Festival celebrates crops of Surry County

Published 1:37 pm Saturday, July 14, 2018


The Pork, Peanut, and Pine Festival will be on Saturday, July 21 from 10 a.m. to 7 p.m. and Sunday July 22 from noon to 5 p.m. at Chippokes Plantation State Park. Susan Corvello, vice-president of the festival committee, explained the origin of the festival.

“This will be our 43rd year of hosting the festival, and it’s named after the three crops of the area: pork, peanuts and pine.” she said, “and it honors the farmers in the area who produced these crops.”

Corvello also explained that the festival take place every July because that was the time of the year where farmers had a short period of time between planting and harvesting.

This year, attendees can anticipate a lot of food, entertainment and fun for the entire family. Food vendors will be present for people to savor Surry County’s delicacies such as pork barbecue, fried pork rinds, grilled pork chops, peanut pie and peanut brittle. There will also be vendors that will sell arts, crafts and specialty items. People can listen to the live performances of various bands and soloists on the River Road Stage. There is also a kids corner where children can have fun on the rock climbing wall and inflatable slide, have their face painted and feed and touch the animals at the petting zoo. Pony rides are also available. Two new additions are coming to the event. Mr. Peanut, the famous icon of Planter’s Peanuts, will arrive in his Nut Mobile on Saturday, and a hobby hog race, which is similar to a hobby horse race.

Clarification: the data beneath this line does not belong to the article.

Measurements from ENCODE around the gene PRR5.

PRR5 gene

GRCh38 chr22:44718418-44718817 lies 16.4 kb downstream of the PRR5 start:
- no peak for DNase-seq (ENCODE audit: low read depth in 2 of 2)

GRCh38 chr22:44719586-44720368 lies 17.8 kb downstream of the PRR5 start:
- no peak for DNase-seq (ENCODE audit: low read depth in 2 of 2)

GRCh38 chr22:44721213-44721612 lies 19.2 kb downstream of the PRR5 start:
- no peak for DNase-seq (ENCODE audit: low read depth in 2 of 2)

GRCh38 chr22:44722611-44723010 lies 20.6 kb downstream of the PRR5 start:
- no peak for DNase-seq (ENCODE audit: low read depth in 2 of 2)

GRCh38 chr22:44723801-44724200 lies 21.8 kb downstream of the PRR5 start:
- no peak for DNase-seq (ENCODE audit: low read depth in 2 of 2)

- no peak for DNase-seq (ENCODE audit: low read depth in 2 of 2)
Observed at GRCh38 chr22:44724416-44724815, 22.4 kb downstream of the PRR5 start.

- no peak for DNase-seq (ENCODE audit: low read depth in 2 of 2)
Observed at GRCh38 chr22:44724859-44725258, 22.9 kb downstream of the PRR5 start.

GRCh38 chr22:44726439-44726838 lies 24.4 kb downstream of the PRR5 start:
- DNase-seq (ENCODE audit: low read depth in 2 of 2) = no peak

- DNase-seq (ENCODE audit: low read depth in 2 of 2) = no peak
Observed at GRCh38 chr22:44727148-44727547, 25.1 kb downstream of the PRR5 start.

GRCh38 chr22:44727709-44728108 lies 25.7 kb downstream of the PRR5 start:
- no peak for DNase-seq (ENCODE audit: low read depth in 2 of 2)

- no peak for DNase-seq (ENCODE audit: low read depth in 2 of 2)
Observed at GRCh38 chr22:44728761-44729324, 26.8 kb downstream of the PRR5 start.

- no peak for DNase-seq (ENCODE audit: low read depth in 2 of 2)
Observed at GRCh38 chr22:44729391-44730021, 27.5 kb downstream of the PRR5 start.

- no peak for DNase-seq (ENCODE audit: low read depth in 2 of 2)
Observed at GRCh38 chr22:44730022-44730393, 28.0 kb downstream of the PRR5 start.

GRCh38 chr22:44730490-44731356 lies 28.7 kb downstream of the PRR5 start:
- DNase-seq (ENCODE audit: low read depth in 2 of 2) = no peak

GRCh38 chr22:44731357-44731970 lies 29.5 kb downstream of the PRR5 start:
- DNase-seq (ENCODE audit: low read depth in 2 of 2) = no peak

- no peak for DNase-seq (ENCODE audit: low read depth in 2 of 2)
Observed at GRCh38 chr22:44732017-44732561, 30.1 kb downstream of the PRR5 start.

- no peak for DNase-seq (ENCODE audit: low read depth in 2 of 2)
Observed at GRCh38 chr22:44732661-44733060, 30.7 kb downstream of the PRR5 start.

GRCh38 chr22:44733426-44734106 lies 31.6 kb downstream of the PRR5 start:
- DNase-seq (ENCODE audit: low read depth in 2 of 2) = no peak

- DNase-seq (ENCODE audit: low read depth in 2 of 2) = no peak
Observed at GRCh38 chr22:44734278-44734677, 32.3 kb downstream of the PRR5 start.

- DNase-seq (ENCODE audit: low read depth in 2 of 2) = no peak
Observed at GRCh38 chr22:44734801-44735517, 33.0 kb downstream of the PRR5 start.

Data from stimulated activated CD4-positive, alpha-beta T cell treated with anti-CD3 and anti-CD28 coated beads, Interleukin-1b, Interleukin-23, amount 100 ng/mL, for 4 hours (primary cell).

The festival will also host its annual parade, which starts at 12:30 p.m. That will feature antique cars, tractors, a horse-drawn carriage, and a debut of little Mr. and Miss Peanut. This year’s crowned Mr. Peanut and Miss Peanut are 5-year-olds Colton Thomas Cunningham and Hailey Lynn Aultman.

Cunningham attends Isle of Wight Academy and is the son of  Brad and Jessica Cunningham, and Aultman attends Surry Elementary and is the daughter of Christopher and Britney Aultman.

The festival will also have various opportunities for people to learn about rural life.

“There will be spinners who will show people how yarn was made by taking some wool and using the old fashioned wool winders.” Corvello explained, “In addition, attendees can learn how peanuts are grown and also the different types of peanuts.”

There will also be woodcarving demonstrations and an opportunity to observe antique farming equipment at Chippokes Farm and Forestry Museum. Covello believes that these opportunities are very important. “They will help children understand where certain where certain items come from and how they are made. It will also keep our history alive.”

Admission is $5 for one person, $10 for two or more people, $25 for small passenger buses, and $50 for coach buses. Kids 10 and under can get in for free. For more information, call 757-377-7495 or visit www.porkpeanutpinefestival.org.